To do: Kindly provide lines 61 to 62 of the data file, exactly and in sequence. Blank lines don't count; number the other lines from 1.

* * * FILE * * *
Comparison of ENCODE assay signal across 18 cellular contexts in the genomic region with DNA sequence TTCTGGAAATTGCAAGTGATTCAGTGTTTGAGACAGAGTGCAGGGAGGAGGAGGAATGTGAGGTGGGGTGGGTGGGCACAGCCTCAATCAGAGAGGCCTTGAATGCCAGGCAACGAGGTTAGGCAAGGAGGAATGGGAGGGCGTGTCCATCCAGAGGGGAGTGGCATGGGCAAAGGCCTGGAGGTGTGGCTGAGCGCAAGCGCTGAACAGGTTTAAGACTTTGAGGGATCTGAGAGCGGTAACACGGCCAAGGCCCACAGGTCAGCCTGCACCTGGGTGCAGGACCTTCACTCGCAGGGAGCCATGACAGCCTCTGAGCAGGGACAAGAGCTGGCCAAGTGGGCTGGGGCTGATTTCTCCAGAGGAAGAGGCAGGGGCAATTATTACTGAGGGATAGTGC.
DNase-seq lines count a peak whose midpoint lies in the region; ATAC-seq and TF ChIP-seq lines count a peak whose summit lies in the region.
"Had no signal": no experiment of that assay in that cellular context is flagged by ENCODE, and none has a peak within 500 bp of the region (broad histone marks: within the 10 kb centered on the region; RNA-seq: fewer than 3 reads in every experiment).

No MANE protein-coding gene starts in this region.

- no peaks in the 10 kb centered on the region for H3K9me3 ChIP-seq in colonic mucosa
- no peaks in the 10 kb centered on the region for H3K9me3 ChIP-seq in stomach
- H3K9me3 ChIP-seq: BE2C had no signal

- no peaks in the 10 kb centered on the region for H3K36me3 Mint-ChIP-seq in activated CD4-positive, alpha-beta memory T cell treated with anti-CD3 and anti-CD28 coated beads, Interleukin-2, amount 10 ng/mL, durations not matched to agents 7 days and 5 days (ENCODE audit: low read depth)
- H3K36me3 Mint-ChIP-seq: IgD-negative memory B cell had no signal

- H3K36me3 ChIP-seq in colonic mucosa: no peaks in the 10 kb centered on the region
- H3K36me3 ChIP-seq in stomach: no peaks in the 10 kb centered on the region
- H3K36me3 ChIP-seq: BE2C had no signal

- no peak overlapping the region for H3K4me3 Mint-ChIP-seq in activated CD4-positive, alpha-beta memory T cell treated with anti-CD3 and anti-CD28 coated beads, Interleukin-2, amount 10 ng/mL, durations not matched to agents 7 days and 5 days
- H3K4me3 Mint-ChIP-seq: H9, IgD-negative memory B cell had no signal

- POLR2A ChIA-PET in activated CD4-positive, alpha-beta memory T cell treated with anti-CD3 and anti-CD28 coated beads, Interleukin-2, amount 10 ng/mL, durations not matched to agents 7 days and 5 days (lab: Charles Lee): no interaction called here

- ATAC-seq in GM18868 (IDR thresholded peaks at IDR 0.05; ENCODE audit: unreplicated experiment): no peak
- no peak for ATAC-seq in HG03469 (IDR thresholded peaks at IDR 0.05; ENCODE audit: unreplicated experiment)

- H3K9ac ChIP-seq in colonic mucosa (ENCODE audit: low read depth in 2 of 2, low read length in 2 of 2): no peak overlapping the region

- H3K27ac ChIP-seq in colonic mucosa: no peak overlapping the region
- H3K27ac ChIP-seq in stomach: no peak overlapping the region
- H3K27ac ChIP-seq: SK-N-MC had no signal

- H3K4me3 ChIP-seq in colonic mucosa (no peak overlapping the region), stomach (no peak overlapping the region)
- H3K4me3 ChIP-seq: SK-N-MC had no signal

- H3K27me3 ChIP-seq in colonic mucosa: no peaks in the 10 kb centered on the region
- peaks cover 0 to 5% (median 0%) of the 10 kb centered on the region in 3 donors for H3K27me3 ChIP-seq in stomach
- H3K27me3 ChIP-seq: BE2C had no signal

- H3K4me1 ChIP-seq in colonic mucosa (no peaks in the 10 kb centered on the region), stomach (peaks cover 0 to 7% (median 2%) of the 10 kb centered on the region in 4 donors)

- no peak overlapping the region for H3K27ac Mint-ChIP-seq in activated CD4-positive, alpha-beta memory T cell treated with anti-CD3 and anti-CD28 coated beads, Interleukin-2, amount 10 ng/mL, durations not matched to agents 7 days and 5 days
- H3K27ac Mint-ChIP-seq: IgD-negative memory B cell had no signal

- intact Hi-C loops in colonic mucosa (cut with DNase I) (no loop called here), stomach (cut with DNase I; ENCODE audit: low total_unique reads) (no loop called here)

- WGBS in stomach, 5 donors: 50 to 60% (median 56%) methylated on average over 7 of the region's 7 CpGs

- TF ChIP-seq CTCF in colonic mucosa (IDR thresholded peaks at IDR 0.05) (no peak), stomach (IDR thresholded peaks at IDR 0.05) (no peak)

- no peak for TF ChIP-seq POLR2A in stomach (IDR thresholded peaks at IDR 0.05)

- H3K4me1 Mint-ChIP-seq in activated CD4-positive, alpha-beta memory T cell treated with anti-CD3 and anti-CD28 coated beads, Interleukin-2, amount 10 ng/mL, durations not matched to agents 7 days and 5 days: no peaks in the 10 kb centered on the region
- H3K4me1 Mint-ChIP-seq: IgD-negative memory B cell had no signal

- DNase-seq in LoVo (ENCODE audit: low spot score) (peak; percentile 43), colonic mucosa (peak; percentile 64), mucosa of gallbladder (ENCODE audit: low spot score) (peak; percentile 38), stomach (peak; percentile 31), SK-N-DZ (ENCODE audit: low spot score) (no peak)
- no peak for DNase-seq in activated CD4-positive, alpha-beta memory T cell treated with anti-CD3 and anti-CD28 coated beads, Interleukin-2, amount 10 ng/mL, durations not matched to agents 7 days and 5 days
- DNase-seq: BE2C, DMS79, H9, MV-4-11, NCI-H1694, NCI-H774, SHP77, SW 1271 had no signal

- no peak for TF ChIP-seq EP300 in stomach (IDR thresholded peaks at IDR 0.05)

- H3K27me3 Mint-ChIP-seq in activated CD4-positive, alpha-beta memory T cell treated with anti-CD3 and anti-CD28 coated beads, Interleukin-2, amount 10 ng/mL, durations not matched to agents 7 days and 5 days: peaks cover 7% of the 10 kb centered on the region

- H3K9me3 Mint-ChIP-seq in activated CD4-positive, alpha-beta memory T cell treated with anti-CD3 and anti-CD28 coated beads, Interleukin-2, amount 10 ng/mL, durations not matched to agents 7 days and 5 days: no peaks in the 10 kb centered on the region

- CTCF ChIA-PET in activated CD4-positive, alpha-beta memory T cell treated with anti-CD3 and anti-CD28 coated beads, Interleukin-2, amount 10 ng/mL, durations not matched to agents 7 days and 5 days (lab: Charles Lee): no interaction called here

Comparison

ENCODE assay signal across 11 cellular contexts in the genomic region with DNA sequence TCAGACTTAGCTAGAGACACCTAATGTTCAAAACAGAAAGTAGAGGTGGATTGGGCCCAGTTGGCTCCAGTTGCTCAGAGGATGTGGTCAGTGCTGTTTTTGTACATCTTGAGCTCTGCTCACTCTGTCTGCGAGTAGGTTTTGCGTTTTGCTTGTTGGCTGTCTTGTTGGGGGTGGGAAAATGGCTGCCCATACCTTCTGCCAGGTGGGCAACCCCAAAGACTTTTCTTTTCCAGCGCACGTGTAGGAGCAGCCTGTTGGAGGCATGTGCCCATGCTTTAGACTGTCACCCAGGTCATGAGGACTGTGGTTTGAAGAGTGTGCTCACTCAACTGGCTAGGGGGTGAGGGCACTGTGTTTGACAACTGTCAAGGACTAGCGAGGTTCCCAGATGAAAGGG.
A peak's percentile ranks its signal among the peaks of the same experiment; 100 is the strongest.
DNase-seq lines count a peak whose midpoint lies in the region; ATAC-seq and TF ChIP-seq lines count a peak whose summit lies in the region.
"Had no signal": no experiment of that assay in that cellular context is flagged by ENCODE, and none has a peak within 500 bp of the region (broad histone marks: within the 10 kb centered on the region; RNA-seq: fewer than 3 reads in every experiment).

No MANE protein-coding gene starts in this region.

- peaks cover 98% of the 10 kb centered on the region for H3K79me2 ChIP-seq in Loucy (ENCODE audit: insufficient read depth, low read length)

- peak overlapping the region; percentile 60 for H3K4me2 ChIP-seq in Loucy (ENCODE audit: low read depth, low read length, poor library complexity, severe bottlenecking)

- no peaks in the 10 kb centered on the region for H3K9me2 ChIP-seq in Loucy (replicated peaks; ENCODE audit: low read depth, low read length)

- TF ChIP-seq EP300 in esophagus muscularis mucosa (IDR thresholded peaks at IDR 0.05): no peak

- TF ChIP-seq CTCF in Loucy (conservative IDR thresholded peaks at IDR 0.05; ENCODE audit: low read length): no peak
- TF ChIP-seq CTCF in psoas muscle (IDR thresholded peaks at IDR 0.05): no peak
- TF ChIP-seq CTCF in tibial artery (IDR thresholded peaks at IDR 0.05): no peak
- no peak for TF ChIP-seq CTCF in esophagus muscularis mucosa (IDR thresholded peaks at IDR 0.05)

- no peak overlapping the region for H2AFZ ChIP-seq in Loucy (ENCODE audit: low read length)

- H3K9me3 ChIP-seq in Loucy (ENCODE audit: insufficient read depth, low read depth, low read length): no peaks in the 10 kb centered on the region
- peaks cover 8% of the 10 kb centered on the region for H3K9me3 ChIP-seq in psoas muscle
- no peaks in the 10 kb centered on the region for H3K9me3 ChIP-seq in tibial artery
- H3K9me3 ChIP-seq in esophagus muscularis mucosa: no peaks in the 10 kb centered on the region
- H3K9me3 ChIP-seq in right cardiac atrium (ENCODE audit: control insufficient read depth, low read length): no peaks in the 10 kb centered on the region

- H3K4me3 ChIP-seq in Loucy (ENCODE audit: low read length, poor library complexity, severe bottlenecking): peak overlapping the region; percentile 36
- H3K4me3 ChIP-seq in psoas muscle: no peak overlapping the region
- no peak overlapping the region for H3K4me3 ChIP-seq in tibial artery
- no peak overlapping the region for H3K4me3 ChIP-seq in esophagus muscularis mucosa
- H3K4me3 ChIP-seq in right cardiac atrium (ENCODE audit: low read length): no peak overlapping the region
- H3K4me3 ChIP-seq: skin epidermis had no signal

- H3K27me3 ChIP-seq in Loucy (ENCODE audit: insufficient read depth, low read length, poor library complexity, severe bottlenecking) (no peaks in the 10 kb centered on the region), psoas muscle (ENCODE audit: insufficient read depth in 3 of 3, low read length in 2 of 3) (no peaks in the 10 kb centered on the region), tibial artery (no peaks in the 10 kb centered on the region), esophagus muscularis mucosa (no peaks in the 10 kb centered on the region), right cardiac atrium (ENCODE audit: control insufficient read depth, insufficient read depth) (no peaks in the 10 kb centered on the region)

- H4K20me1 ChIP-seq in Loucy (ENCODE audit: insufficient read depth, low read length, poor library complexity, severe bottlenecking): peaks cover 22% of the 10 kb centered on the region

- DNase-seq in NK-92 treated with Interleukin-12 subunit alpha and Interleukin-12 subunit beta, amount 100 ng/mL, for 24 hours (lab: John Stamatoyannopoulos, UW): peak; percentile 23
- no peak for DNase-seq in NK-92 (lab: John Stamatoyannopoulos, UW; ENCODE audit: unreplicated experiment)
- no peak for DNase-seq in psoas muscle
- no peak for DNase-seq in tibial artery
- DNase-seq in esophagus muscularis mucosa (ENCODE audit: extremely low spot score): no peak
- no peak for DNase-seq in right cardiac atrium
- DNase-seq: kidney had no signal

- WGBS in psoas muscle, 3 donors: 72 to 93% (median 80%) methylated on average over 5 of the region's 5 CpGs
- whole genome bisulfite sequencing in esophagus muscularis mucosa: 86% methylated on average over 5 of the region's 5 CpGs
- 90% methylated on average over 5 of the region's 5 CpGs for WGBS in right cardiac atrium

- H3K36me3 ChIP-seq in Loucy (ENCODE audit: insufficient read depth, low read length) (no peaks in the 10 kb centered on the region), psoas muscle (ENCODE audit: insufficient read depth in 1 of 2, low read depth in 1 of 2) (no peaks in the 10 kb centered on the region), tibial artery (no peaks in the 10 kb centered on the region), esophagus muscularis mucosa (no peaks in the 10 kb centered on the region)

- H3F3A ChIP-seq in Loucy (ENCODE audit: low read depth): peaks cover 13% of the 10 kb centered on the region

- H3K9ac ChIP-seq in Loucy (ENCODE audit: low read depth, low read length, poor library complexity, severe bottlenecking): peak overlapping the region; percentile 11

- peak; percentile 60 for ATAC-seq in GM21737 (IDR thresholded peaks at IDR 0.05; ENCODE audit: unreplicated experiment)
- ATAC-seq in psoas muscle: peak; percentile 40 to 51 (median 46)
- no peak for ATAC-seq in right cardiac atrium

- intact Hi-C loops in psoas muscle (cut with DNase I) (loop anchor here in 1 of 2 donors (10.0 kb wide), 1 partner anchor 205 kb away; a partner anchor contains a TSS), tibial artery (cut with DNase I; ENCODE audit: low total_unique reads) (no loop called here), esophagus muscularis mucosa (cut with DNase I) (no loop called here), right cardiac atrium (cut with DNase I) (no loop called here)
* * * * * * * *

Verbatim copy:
- H3K9me3 ChIP-seq in esophagus muscularis mucosa: no peaks in the 10 kb centered on the region
- H3K9me3 ChIP-seq in right cardiac atrium (ENCODE audit: control insufficient read depth, low read length): no peaks in the 10 kb centered on the region